Numbers man who cut a smart figure

Sanford Yung, accountant, political figure and owner of celebrated racehorse Silver Lining, dies at the age of 86

PUBLISHED : Wednesday, 13 November, 2013, 4:56am
UPDATED : Wednesday, 13 November, 2013, 4:56am

Sanford Yung

Veteran accountant, political figure and racehorse owner Sanford Yung - the former chairman of Coopers & Lybrand Hong Kong which is now part of global accounting firm PricewaterhouseCoopers - has died aged 86.

A friend close to Yung's family said he had suffered from cancer for some years and died peacefully in his sleep last Thursday with his family by his side. There will be a funeral on Saturday but the family wants to keep it a quiet, private affair.

Hong Kong Institute of Certified Public Accountants president Susanna Chiu said Yung had been "very low profile, professional and a progressive role model" for the city's 35,000 accountants.

Yung's step-grandfather, Yung Wing, was China's first overseas student, and Yung himself was the first Chinese to train as a chartered accountant in Scotland.

Born in Hong Kong in 1927, he is also known as the owner of legendary galloper Silver Lining, the first local horse to win more than HK$1 million.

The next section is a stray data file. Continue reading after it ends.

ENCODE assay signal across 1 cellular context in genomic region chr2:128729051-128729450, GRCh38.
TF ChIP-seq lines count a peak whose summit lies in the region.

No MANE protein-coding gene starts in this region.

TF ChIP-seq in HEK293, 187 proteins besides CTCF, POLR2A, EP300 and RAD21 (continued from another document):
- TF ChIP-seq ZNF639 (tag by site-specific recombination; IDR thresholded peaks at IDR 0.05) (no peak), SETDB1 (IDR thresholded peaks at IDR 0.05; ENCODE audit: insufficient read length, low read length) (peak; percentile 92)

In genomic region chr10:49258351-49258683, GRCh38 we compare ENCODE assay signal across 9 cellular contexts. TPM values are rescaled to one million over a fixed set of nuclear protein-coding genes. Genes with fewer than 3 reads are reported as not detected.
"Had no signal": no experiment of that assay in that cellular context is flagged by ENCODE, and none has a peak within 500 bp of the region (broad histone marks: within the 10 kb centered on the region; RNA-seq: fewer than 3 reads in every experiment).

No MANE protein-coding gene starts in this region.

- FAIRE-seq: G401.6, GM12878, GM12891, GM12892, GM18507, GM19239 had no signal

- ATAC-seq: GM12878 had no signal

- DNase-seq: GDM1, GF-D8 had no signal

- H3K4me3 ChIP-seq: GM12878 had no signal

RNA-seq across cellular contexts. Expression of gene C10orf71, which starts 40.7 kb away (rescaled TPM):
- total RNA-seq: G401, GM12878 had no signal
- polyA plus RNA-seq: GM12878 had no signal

After Yung had finished his accountancy training, he returned to the city in the 1950s. In 1962, he set up Sanford Yung & Co, and three years later it became part of British firm Coopers & Lybrand.

Yung became chairman, holding the post until he retired in 1992. Six years later, the company merged with other firms to become PwC.

"Mr Yung was very keen on training and recruiting young talent," said Tim Lui Tim-leung, a senior adviser at PwC who was recruited by Yung in 1984.

Lui recalled Yung not only for his audit work but also his sense of style. "Mr Yung considered how one dressed important for a professional accountant. He had very good taste."

Former PwC partner Eddy Fong, who joined Yung's firm in the 1970s, said Yung had "excellent skill in analysing numbers".

"He had a good relationship with governments and clients, including Li & Fung. But he reminded us that besides keeping up client relationships, we must also maintain the integrity in our profession. He also encouraged us to do public duties."

Yung established a scholarship in 2001 to pay tuition fees for accounting students in Hong Kong, Beijing and Shanghai and arrange internships for them at PwC in London and New York.

He also played a role in preparations for Hong Kong's change of sovereignty as a member of the Basic Law Drafting Committee.

Democratic Party founding chairman Martin Lee Chu-ming, who worked closely with Yung on the committee, said he was perceived as a liberal among the pro-establishment camp. "He always wanted Hong Kong to have a bigger say," Lee said.

Yung bought Silver Lining for HK$50,000 in 1977 and the grey won numerous championships.

He once said that while he was "happy and proud" of the million-dollar horse's success, he often slept badly the night before a race, worrying that his star would break down under the "super weights" it had to carry of up to 69kg.